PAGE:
Nothing makes me angrier in my personal life than dishonesty, because it is so very easy to lie to me.

I am, for better or worse, a very trusting person. My default state of mind is to think that people are telling me the truth, because in my mind there is no reason to lie to me. As far as I’m concerned there are few valid reasons to lie to anyone, save for something benevolent like a surprise party. But when dishonesty is employed it is rarely for benevolence.

I can track most of the worst experiences and emotional sledgehammers of my life back to someone having lied to me. From romantic partners of my past to social circles weaving deceptions to exclude or be rid of me, there has been no greater feeling of betrayal and sadness hasn’t been tied to blatant and malicious lies.

That feeling when the lie has been discovered is devastating. There is a death of trust and also a loss of memories; how things were and felt before the lie was revealed are forever gone, replaced by overwhelming feelings of anger at the deception and anger at oneself for “letting yourself be fooled.”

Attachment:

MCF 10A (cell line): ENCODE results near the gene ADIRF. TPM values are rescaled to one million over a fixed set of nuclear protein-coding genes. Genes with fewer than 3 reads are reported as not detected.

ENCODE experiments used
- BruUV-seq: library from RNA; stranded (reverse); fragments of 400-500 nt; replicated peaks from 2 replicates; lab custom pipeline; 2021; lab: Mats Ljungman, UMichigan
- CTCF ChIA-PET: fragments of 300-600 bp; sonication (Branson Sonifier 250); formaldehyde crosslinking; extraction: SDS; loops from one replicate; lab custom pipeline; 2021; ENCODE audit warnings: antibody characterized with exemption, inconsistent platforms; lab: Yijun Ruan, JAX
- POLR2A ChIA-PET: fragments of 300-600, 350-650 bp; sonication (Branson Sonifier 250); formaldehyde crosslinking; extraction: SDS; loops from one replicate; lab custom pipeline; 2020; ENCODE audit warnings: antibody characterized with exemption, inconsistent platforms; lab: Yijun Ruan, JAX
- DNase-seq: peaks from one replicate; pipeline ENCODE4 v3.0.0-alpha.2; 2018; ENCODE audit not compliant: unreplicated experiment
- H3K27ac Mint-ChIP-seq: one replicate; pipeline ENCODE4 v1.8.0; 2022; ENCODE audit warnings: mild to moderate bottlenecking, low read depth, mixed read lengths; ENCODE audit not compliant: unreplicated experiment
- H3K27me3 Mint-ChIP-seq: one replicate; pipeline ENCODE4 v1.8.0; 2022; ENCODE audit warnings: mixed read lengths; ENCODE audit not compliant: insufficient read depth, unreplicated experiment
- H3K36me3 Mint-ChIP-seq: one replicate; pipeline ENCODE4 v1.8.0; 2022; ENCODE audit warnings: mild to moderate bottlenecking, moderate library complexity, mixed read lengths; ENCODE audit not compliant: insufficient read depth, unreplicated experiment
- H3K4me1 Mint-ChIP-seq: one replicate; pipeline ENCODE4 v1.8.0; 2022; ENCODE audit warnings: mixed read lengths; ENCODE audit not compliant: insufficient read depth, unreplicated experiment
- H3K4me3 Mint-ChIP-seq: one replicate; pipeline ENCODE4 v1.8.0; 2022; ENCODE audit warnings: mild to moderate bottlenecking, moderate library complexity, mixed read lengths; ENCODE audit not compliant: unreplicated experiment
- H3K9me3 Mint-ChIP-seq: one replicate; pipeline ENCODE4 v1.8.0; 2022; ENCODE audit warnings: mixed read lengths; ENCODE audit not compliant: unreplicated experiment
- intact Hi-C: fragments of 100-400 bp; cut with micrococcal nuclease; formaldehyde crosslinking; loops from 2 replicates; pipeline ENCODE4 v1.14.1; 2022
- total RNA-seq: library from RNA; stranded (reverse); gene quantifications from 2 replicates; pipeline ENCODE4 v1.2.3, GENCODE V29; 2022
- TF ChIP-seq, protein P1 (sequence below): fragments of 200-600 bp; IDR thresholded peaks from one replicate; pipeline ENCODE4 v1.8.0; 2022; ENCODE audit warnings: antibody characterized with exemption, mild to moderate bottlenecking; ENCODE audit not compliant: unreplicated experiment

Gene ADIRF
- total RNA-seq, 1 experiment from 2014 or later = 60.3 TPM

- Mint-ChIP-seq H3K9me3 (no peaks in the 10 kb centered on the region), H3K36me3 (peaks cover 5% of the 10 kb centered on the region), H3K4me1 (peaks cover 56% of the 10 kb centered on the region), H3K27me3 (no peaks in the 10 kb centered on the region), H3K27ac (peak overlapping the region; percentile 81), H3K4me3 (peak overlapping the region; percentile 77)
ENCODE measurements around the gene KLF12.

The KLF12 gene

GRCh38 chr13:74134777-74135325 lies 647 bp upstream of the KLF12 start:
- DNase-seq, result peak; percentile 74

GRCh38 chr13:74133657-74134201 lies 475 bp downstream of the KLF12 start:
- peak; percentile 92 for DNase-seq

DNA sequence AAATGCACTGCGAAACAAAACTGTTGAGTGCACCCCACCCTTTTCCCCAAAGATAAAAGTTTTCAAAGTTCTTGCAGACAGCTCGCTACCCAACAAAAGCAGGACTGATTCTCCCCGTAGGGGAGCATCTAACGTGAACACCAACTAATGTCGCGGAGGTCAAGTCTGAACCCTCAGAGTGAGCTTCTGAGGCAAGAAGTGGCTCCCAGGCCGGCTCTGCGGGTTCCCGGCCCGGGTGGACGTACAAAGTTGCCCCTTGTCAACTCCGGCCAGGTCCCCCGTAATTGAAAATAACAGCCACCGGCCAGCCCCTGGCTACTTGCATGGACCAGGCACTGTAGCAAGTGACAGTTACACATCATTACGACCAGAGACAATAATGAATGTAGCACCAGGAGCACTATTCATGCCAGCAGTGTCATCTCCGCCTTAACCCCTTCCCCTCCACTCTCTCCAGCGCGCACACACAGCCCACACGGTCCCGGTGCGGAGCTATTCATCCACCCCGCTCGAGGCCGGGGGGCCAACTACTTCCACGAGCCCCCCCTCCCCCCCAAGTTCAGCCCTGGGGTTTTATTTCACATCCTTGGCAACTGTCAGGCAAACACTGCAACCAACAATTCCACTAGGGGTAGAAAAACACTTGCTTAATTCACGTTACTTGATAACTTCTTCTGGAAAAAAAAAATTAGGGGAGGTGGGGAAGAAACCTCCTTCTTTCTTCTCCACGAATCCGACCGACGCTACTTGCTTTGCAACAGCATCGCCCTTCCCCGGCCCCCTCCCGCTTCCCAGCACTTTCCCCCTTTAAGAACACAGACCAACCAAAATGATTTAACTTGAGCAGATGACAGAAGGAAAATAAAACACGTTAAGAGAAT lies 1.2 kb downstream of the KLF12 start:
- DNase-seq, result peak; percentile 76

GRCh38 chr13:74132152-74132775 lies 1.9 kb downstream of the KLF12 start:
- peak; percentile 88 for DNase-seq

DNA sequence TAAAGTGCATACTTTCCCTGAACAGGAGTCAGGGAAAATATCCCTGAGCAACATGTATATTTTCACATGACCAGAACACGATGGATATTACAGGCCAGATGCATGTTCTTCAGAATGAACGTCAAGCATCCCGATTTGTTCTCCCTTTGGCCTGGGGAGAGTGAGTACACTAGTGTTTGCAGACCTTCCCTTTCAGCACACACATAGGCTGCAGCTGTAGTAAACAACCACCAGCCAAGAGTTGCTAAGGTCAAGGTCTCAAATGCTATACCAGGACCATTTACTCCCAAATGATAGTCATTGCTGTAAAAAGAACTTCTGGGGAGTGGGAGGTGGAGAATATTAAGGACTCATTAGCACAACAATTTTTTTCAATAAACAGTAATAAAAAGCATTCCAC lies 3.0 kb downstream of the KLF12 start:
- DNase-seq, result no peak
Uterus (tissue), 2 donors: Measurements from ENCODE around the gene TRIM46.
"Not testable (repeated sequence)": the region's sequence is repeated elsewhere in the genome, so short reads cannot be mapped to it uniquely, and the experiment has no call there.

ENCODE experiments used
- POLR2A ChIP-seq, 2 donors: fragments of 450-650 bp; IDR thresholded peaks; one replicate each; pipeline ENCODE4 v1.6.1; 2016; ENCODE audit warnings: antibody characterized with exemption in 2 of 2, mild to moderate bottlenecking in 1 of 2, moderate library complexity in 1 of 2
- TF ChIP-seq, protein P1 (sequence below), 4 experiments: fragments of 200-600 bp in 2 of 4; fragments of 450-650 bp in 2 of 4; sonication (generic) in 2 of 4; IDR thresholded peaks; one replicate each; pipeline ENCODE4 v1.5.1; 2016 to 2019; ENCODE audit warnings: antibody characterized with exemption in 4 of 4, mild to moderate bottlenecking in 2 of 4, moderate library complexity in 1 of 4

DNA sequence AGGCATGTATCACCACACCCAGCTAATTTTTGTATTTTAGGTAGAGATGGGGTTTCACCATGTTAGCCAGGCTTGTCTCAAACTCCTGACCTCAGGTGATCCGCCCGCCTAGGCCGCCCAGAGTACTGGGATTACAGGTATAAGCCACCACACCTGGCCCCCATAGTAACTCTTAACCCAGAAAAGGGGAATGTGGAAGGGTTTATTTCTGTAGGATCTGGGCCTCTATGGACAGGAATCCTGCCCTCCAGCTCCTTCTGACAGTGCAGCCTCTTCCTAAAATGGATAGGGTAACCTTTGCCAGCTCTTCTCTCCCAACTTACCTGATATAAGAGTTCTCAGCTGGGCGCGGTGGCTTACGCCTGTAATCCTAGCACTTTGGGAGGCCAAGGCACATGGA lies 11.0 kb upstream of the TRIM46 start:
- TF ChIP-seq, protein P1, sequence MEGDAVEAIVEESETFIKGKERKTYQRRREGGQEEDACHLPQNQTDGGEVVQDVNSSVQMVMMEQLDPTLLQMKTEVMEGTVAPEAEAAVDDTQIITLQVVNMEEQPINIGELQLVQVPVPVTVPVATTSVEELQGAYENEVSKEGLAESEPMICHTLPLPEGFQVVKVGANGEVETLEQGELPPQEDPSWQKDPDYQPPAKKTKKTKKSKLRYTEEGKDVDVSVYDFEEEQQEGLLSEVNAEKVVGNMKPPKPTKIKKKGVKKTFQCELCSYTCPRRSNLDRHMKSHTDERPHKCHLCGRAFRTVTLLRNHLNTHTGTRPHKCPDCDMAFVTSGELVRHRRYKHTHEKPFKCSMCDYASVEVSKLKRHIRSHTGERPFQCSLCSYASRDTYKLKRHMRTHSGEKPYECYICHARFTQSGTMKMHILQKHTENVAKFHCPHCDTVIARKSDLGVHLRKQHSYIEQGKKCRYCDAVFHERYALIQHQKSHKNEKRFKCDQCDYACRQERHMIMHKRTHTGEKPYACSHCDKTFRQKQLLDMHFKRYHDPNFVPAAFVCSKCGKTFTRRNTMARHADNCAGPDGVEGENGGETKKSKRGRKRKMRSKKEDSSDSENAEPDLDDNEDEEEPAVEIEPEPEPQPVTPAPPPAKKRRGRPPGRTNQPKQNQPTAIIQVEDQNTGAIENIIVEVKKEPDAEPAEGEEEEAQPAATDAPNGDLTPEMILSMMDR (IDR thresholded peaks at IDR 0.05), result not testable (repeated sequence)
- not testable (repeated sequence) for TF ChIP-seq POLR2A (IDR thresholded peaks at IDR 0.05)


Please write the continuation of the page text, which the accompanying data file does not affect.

These days you will never see me propping up lies and deception as heroic behaviors in my work, even if the alluring term for characters like that is “a trickster.” It is also tiring to write the maintenance of a lie, and that is a subject I don’t find enjoyable to work on. The truth is harsh and messy, but at least it’s out in the open.

I take back what I said at the beginning of this blog. I used to be a very trusting person. After being lied to and hurt by deceptions over the years, I’ve become increasingly suspicious of those around me… further proof of the long-term damage that lying can do to a person.